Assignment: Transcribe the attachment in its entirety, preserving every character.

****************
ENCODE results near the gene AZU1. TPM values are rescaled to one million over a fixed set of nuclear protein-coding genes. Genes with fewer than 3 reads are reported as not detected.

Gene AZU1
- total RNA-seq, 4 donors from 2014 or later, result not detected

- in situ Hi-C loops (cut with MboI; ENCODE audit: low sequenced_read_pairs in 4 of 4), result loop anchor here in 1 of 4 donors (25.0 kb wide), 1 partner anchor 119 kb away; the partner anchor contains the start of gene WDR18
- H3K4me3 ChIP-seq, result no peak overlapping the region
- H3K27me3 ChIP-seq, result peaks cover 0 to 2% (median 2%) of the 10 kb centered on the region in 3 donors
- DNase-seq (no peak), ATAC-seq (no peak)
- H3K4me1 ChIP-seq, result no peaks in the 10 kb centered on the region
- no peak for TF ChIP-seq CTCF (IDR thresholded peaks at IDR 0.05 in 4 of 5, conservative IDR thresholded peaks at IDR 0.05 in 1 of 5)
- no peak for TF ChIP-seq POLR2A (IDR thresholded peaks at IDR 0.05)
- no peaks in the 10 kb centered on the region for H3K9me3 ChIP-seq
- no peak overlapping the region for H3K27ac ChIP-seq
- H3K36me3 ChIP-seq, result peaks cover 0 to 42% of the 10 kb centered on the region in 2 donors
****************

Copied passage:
ENCODE results near the gene AZU1. TPM values are rescaled to one million over a fixed set of nuclear protein-coding genes. Genes with fewer than 3 reads are reported as not detected.

Gene AZU1
- total RNA-seq, 4 donors from 2014 or later, result not detected

- in situ Hi-C loops (cut with MboI; ENCODE audit: low sequenced_read_pairs in 4 of 4), result loop anchor here in 1 of 4 donors (25.0 kb wide), 1 partner anchor 119 kb away; the partner anchor contains the start of gene WDR18
- H3K4me3 ChIP-seq, result no peak overlapping the region
- H3K27me3 ChIP-seq, result peaks cover 0 to 2% (median 2%) of the 10 kb centered on the region in 3 donors
- DNase-seq (no peak), ATAC-seq (no peak)
- H3K4me1 ChIP-seq, result no peaks in the 10 kb centered on the region
- no peak for TF ChIP-seq CTCF (IDR thresholded peaks at IDR 0.05 in 4 of 5, conservative IDR thresholded peaks at IDR 0.05 in 1 of 5)
- no peak for TF ChIP-seq POLR2A (IDR thresholded peaks at IDR 0.05)
- no peaks in the 10 kb centered on the region for H3K9me3 ChIP-seq
- no peak overlapping the region for H3K27ac ChIP-seq
- H3K36me3 ChIP-seq, result peaks cover 0 to 42% of the 10 kb centered on the region in 2 donors